Editor's note: The following essay was reprinted, without accompanying illustrations, in Resource Library on May 18, 2006 with the permission of Paul A. Manoguerra and the Georgia Museum of Art. This text is included in the book titled Georgia Inside and Out: Architecture, Landscape, and Decorative Arts. Proceedings from the Second Henry D. Green Symposium of the Decorative Arts held in January 2004, edited by Ashley Callahan.
If you have questions or comments regarding the essay please contact Dr. Manoguerra at the Georgia Museum of Art directly through either this phone number or web address:
The Weight of a Perpetual Creation: George Cook's Tallulah Falls and American Tourist Representations of Waterfalls
by Paul A. Manoguerra
tourist destinations, the cascades at Tallulah Falls, Georgia, and other
waterfalls in North America, especially Niagara Falls, stood as emblems
of unblemished and powerful wilderness. Adapting eighteenth-century British
definitions of landscape traits -- the Beautiful, the Sublime, and the Picturesque
-- and the work of their American forefather, Thomas Cole, mid-nineteenth-century
American writers and painters, including George Cooke, associated the American
landscape with a sublime present and future, in contrast to an Old World,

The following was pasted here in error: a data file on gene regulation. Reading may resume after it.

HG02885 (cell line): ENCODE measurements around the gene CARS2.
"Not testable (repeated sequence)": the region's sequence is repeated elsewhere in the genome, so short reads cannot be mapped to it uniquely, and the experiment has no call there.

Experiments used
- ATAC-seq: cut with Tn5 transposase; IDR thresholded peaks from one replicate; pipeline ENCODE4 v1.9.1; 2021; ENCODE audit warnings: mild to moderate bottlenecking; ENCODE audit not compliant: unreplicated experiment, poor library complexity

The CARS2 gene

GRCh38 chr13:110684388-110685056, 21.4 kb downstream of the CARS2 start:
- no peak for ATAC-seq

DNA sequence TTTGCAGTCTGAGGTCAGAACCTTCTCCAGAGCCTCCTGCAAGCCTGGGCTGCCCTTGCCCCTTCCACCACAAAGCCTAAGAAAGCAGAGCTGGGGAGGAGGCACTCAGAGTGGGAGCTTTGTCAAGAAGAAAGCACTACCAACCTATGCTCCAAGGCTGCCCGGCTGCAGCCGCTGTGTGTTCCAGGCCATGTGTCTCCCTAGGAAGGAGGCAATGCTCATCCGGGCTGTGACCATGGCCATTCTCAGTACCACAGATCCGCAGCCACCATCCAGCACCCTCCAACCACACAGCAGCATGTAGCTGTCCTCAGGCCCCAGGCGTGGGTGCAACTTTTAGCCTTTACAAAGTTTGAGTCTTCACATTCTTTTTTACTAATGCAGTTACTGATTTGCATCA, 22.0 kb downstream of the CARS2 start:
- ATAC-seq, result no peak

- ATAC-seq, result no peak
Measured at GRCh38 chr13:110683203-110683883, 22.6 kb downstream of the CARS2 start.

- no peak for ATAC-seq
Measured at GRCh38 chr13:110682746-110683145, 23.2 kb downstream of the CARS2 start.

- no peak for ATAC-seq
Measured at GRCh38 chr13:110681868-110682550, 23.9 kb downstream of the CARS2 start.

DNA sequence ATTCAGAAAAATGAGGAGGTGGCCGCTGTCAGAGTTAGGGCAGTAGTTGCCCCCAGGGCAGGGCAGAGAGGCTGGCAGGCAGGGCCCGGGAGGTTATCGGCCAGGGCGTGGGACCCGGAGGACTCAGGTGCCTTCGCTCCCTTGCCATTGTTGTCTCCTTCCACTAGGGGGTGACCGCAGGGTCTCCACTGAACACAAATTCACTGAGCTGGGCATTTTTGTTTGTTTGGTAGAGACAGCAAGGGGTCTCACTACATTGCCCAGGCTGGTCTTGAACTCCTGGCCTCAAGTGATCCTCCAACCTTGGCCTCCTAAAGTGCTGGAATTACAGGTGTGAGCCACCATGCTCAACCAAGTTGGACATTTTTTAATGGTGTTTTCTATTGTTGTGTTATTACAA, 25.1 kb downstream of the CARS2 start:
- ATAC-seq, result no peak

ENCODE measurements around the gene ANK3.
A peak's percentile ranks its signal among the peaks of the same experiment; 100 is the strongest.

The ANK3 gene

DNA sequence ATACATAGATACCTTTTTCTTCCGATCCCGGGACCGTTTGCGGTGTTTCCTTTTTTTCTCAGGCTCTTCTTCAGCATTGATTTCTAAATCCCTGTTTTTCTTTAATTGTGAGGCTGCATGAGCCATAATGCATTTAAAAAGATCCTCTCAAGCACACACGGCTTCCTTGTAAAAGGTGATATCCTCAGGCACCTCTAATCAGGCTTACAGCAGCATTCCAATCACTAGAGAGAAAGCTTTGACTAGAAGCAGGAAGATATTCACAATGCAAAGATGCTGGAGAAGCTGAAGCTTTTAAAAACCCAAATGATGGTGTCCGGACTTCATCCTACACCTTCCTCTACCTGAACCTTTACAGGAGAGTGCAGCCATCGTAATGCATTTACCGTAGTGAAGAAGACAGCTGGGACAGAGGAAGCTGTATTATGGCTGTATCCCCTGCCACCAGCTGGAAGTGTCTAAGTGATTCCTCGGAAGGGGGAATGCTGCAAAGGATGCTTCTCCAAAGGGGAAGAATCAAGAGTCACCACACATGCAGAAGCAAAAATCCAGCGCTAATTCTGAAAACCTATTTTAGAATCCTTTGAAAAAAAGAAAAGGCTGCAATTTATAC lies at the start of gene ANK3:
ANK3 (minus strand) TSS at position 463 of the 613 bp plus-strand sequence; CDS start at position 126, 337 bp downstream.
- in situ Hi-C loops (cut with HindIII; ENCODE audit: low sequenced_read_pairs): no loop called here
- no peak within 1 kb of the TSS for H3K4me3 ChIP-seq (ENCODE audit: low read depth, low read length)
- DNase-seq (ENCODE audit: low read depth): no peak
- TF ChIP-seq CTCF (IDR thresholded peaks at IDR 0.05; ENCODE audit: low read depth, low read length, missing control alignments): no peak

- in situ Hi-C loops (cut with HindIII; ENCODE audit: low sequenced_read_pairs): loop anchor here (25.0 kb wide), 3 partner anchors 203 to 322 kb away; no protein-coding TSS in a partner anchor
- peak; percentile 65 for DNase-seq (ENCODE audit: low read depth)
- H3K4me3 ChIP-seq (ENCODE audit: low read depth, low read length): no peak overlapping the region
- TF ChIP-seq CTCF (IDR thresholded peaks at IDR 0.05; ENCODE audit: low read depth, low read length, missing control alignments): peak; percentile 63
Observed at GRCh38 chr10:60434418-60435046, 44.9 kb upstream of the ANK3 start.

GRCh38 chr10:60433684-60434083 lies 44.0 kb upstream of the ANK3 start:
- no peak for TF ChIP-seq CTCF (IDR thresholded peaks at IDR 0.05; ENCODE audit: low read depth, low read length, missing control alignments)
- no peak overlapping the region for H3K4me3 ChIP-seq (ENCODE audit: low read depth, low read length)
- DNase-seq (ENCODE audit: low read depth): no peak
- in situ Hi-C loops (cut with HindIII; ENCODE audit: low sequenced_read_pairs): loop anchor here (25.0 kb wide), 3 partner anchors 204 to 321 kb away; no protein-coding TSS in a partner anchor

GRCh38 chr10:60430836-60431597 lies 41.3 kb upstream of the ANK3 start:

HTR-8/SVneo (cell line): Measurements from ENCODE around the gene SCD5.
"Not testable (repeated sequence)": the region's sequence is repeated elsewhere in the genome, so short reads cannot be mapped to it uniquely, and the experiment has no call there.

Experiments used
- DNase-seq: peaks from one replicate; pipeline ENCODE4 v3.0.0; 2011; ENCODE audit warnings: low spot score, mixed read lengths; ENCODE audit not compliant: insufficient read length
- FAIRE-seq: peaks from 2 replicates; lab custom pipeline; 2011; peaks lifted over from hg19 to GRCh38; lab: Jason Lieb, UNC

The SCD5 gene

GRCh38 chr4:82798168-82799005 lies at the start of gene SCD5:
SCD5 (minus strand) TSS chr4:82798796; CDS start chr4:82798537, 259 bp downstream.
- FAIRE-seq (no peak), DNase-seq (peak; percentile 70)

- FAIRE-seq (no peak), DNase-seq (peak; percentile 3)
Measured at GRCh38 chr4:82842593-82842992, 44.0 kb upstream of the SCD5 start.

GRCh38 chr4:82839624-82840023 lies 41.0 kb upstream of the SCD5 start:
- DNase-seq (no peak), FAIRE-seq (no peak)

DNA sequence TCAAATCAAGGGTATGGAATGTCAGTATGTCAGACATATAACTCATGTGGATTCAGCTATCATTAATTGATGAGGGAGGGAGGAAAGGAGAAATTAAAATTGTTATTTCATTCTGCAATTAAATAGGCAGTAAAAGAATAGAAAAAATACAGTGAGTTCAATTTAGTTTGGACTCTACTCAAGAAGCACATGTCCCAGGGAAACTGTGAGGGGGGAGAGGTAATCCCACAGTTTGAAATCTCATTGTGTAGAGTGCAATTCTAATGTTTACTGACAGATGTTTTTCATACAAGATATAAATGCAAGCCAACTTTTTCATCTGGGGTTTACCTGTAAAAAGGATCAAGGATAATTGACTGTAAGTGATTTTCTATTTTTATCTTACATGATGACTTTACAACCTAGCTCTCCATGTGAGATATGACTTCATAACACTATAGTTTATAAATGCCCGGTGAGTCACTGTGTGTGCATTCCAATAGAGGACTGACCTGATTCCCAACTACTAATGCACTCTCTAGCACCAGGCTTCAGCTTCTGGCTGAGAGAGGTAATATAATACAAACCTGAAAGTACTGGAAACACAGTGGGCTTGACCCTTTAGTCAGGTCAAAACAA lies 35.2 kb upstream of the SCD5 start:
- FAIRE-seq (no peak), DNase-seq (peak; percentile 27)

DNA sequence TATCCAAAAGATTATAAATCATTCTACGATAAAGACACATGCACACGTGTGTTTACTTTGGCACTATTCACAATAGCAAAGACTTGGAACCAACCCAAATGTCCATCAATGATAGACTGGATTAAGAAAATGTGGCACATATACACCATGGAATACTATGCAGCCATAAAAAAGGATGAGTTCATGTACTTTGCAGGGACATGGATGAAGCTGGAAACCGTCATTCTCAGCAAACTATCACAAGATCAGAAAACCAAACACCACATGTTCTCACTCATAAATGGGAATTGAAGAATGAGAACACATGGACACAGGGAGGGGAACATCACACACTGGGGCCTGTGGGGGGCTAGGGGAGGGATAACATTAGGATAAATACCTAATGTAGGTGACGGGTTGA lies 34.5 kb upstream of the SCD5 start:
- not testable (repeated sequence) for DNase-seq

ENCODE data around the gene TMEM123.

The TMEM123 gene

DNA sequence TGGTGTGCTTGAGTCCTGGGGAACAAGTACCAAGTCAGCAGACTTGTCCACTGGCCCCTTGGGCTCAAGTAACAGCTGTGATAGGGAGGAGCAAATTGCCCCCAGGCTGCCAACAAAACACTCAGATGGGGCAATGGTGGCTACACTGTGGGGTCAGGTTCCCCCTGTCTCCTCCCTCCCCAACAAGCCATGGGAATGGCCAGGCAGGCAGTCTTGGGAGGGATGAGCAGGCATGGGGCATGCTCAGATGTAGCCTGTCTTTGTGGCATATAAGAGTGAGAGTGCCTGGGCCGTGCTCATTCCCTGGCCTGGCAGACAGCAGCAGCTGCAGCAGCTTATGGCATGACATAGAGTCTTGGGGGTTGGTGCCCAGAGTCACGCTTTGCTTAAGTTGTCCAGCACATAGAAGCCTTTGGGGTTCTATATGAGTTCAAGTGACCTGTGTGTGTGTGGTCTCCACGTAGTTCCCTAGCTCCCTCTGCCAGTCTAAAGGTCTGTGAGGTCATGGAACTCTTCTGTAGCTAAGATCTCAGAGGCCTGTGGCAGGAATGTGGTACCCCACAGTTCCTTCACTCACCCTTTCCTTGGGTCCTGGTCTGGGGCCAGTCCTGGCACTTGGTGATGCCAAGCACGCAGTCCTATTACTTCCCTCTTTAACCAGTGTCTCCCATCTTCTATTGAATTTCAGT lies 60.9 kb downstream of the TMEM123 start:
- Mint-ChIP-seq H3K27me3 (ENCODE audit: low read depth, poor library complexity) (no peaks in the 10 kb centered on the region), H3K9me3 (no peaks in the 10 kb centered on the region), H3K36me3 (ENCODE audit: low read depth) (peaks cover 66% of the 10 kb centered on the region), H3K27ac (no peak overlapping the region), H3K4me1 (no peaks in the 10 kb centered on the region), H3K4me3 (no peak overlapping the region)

European landscape of the picturesque past. A minor goal of this essay is
to synthesize the redefinition of the category of "landscape painting"
that has occurred within the last twenty-five years in academies and museums.
Landscape paintings, including George Cooke's Tallulah Falls (fig.
1), no longer can be viewed simply as pretty, pragmatic pictures of a place.
The categorical lines that once may have existed between narrative, genre,
history, and landscape painting are more blurred than ever. Instead, this
essay approaches Cooke's painting as material culture, as evidence of human
history. As material culture, a landscape painting -- like a solarium, a
vase with arranged flowers, a potted plant, scenic or floral wallpapers
-- is one of the many ways in which "the outdoors" are brought
"inside" to be experienced. The central aim of this essay is to
examine the cultural history of a single painting, George Cooke's Tallulah
Falls (1841), and its context in late antebellum America. In images
like Cooke's painting of the north Georgia tourist site, American artists
encoded the values, beliefs, and ideas of antebellum American culture --
politics, religion, and a sense of history. Instead of discussing Cooke's
painting and other images from the era only in terms of aesthetics and high
art, this essay conceives of paintings like Tallulah Falls as participants
in a discourse of the concerns of mid-nineteenth-century Americans.
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